Prior to the implant surgery careful planning is necessary to identify vital structures such as the inferior alveolar nerve or the sinus, and also to properly orientate the implants to obtain the most predictable outcome. A CT- Scan is obtained to help in the planning of the dental implant placement. The advantages of having a CT- Scan available in the office is that there is no need for the patient to be sent out to an imaging center, and also it expedites treatment planning, and provides greater access to information because since the CT- Scan is taken in the office Dr Chin can format it according to the necessities of the procedure that will be performed whereas at the imaging center they just choose a general format. Once everything is treatment planned and coordinated with the general dentist a surgery date is scheduled.

Implant procedures are performed as a sterile procedure, and generally with local anesthetic. However if the patient chooses to be asleep that is also an option, and in that case the appointment has to be coordinated with one of our board certified anesthesiologists. The surgery starts with the deliver of local anesthetic. Once the patient is comfortable an incision is made at the crest of the site where the implant will be placed. After the flap is prepared in order to place an osseointegrated implant it is necessary to prepare the path way for the implant, and that is done by using precision drills and in some cases osteotomes. However there are different approaches to place dental implants such as immediate post-extraction implant placement, Delayed immediate placement ( 2 weeks to 3 months after extraction), and also late implantation( 3 months or more after tooth extraction). When doing an immediate implant several factors have to be taken into consideration, thus sometimes immediate implant placement might not be possible.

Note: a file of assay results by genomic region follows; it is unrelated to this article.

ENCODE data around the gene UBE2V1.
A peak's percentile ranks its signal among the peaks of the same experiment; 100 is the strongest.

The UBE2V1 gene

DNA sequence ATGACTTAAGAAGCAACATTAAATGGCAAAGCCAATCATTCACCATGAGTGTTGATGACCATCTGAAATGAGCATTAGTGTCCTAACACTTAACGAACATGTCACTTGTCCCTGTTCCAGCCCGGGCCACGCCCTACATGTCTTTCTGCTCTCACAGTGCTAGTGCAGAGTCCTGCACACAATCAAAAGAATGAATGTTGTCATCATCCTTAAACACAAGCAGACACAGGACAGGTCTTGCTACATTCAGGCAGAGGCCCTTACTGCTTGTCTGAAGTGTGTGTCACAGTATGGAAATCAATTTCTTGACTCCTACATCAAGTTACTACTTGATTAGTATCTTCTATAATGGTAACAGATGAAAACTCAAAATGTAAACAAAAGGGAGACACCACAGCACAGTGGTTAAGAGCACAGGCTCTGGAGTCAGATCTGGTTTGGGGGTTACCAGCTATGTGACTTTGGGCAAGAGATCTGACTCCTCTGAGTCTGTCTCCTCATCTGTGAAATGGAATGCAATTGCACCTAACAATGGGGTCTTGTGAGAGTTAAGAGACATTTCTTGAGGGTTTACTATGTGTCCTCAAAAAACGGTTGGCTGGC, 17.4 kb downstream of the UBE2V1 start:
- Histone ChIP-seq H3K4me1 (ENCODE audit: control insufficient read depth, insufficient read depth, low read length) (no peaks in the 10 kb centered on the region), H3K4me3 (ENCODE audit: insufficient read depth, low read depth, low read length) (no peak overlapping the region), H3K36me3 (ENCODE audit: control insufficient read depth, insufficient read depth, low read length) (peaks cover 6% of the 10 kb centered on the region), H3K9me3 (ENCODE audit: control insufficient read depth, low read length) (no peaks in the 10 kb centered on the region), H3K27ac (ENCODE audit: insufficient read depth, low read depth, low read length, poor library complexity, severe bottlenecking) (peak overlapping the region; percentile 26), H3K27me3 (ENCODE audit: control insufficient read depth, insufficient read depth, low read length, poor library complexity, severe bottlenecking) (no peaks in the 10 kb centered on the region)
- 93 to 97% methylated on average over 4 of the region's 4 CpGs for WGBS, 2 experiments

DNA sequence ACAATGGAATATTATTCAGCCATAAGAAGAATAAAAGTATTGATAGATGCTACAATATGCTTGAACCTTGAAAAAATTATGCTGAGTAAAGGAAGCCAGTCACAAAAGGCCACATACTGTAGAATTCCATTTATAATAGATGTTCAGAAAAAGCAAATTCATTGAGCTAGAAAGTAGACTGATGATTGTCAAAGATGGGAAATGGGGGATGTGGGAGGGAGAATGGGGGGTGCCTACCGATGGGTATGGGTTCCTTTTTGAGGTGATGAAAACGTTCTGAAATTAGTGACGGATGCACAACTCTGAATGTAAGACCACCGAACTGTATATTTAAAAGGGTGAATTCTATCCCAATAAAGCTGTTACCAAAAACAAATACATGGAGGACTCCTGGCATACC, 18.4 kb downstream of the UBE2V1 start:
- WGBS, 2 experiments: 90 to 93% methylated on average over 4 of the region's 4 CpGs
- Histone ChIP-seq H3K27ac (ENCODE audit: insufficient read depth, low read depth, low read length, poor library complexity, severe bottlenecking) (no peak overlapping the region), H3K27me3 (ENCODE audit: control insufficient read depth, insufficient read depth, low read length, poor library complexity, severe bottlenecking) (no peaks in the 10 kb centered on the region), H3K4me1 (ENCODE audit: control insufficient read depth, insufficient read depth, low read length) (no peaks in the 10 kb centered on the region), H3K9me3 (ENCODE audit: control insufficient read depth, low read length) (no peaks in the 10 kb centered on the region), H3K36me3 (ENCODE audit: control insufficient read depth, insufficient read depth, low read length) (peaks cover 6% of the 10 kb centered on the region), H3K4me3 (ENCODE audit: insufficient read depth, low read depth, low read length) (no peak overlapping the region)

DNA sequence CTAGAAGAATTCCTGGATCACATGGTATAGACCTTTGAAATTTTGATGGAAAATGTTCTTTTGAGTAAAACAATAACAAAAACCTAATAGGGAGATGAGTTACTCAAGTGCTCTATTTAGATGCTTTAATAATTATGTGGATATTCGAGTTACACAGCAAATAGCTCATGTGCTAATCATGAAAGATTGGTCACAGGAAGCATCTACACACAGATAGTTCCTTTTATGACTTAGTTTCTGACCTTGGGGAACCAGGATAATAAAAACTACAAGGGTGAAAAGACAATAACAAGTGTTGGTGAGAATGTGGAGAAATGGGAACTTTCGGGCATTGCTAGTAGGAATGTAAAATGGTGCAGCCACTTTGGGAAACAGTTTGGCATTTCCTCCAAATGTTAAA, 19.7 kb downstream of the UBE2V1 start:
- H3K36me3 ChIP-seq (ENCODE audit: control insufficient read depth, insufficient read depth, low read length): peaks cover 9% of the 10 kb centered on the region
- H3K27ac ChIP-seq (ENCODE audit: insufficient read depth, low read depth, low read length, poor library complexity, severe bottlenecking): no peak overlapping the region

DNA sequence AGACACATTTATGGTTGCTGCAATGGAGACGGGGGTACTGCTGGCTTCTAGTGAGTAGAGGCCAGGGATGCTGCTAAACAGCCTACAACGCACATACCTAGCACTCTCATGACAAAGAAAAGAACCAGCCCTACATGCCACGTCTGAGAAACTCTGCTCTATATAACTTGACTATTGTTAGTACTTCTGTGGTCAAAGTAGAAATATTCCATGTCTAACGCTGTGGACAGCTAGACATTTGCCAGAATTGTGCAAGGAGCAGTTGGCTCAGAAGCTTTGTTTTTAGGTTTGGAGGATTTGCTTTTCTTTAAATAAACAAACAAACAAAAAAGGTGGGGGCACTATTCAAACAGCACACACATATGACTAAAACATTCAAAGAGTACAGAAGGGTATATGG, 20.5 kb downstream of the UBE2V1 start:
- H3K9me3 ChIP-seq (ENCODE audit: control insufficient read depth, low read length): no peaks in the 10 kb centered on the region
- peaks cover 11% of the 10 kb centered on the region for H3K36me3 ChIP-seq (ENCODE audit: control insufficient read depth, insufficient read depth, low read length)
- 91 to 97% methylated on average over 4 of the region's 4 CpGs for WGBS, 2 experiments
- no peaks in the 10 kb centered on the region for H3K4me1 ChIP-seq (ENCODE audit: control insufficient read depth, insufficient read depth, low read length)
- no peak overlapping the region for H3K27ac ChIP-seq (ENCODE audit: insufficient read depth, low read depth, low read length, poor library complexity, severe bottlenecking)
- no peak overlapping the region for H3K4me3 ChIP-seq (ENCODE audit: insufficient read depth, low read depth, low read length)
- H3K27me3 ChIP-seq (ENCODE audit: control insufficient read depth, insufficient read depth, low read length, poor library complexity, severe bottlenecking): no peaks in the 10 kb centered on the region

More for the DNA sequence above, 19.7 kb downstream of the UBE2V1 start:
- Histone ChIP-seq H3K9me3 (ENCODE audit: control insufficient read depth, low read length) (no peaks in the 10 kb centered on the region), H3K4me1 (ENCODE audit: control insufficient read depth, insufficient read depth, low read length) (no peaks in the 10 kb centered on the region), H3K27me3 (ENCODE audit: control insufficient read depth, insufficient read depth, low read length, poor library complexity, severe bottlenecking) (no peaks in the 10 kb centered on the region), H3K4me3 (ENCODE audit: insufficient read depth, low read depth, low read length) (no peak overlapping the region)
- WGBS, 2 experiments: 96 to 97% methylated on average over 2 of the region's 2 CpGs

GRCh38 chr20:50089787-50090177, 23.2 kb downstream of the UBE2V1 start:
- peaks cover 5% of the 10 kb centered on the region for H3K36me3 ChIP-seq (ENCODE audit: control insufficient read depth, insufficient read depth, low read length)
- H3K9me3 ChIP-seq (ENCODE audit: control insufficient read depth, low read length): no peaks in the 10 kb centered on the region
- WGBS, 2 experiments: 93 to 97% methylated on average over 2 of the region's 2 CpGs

Implant surgery might be done in one or two stages. When an implant is placed either a healing abutment, which comes thru mucosa is placed or a cover screw that is flush with the surface of the dental implant. When a cover screw is placed the mucosa covers the implant while it integrates then a second surgery is completed to place a healing abutment. Two stage surgeries are sometimes chosen when a concurrent bone graft is placed or surgery on the mucosa may be required for esthetic reasons.

Implants have a high success rate. However success rate depends on bone quantity and quality, and also if the patient has poor oral hygiene, smokes or has uncontrolled systemic conditions that might contribute to failure, but sometime an implant might fail for unknown reasons though it is not common. The successes rate varies from 90-95%.

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Copyright © 2012 Anthony T. Chin, D.D.S. All rights reserved.